Stereo DIC Challenge Kicks Off with a Variety of New Datasets
The International Digital Image Correlation Society (iDICs) is always looking for new ways to advance DIC usage and optimize the standardization of best practices. Through collaboration with the Society for Experimental Mechanics, our DIC Challenge board members Will LePage, Ph.D., and Benoît Blaysat, Ph.D., have created several DIC challenges for users! Keep reading to learn more about how Will and Benoît are working to enhance DIC through this innovative program.
What is the goal of the challenge?
The purpose of the DIC Challenge is to advance the practice of digital image correlation (DIC) through collective efforts that point to optimum methodologies. The DIC Challenge also proposes benchmarks for assessing the metrological performances of full-field measurement techniques. The DIC Challenge is conducted under the auspices of the Society for Experimental Mechanics (SEM) and the International DIC Society under the direction of the DIC Challenge board.
Are there start and end dates, or do the challenges run through the year?
The DIC Challenge is a continuous, year-round effort, with Challenge-wide meetings for all participants held twice per year: in June at the Society for Experimental Mechanics annual conference and in October/November at the iDICs annual conference.
Is the DIC Challenge geared for students, or is it open to professionals as well?
The DIC Challenge is geared towards the whole DIC community—students, researchers, academics, and professionals alike.
What are the different types of challenges?
The DIC Challenge consists of specific challenges, each with a focus on advancing an aspect or type of DIC. The current challenges (with links to their various data sets) are below. 2D-DIC Challenge Stereo DIC Challenge Digital Volume Correlation (DVC) Round Robin (links coming soon) Scanning Electron Microscope DIC (SEM-DIC) Round Robin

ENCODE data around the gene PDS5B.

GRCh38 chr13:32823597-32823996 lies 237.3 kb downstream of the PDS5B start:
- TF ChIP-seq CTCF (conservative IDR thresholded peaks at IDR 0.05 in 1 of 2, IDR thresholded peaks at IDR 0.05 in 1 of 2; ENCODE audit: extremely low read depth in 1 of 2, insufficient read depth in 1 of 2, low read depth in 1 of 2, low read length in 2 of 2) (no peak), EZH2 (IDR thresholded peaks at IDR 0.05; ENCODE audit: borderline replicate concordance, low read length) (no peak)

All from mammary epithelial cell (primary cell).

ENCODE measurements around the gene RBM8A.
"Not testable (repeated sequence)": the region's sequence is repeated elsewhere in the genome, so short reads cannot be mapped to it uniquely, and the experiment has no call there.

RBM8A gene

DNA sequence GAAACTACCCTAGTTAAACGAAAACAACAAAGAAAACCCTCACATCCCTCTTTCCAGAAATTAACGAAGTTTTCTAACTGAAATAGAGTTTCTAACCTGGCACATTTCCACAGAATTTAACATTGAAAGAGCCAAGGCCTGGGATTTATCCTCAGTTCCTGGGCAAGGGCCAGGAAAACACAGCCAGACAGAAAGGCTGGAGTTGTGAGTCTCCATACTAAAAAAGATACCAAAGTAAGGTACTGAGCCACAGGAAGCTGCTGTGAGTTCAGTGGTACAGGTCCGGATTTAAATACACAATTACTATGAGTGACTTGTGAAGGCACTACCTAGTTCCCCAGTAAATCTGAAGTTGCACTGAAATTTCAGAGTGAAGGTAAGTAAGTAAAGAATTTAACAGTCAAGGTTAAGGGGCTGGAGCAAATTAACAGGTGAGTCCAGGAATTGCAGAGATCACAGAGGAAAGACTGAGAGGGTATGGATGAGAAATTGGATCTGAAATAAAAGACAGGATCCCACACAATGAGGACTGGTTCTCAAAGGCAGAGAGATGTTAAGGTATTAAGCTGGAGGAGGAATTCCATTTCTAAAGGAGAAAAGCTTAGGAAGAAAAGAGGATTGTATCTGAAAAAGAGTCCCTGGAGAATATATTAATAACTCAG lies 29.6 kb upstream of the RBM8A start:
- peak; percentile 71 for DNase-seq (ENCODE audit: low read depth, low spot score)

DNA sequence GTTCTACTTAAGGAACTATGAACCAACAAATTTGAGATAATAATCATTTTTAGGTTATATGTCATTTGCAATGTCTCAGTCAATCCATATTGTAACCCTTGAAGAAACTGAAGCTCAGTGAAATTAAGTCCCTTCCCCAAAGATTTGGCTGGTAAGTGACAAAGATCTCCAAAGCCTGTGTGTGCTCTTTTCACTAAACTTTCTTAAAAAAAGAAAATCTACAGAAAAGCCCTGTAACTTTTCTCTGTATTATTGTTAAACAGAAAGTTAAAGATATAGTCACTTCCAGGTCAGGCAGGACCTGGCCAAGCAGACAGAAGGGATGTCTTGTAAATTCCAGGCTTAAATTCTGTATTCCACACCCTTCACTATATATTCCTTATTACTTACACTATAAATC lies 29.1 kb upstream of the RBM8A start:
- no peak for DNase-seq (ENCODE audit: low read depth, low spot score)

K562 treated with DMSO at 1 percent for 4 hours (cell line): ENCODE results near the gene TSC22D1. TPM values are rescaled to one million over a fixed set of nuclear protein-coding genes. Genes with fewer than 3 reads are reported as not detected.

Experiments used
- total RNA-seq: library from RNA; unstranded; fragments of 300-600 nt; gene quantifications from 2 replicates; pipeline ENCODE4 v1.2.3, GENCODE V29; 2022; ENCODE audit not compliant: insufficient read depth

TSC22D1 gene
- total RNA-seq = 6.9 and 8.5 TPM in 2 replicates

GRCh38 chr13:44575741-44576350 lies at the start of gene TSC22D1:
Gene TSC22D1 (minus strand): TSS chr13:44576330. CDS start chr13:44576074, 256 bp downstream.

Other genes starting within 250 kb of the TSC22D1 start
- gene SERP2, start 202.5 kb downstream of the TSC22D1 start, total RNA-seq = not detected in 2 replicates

What type of assistance or support is there for new DIC users?
While the DIC Challenge seeks to advance the state-of-the-art for DIC, there are many educational opportunities available through iDICs and the Education committee. Furthermore, the Standards committee produces the Good Practices Guide for DIC, which is an outstanding resource for new DIC users.
How many people have participated in the challenge?
The DIC Challenge has grown to dozens of active participants, each contributing to at least one of the various challenges. We typically have 30 or more attendees at our twice-annual meeting. Furthermore, there are more than 140 subscribers to our DIC Challenge mailing list.
What do you do with the challenge results and data? Are the results publicly available?
A key part of the DIC Challenge is making the results widely available. We do so through journal articles that serve as the major flag posts for each challenge. With each journal article, the supplementary data set is also made available. Something that we’ve seen benefit the community is the public availability of the images for various challenges. These images are now frequently referenced by new journal articles, and they are also used in the peer-reviewing process to provide a uniform set of images with which various DIC techniques and codes can be compared.
How does one get involved and start participating?
Getting involved is as easy as emailing us—Benoît (email@example.com) and Will (firstname.lastname@example.org)—and we will be happy to help you connect to a specific challenge or start a new challenge. Also, newcomers are always welcome to show up to our DIC Challenge meetings that happen twice each year. Virtual attendance options will likely be possible for all meetings moving forward.
Where do you see the future of the DIC Challenge going?
I think the DIC Challenge will continue to advance the practice of DIC through collective efforts from each challenge, with new challenges and better understanding always around the corner. Importantly, we are “better together” — our collective efforts will advance the field much faster than if each lab group, vendor, developer, etc., attempted to do so independently. This collective teamwork of the DIC Challenge is so important and will be the key to its future achievements, as well. For the practice of DIC overall, we will also see performance gains come from the efforts of the DIC Challenge. From the specific challenges, practitioners and developers are recognizing key opportunities to better their methodologies. For example, the 2D Challenge and the Stereo Challenge provide a concrete way for developers of DIC codes to see how their codes stack up against others. In the coming years, we will see these changes rolled into software updates, both for open- and closed-source platforms, and it will be exciting to see these performance gains made widely available for the DIC community.
Anything else you think is important to add?
Volunteers are the backbone of the DIC Challenge, so if you think you can contribute, please do let us know. The DIC Challenge has grown through the contributions of many scientists and especially through the pivotal leadership and tireless efforts of Phillip Reu. You can be next in making a big impact in the community. Even if you can contribute just a little, such as a measurement set for a round-robin challenge, it will still go a long way towards our efforts.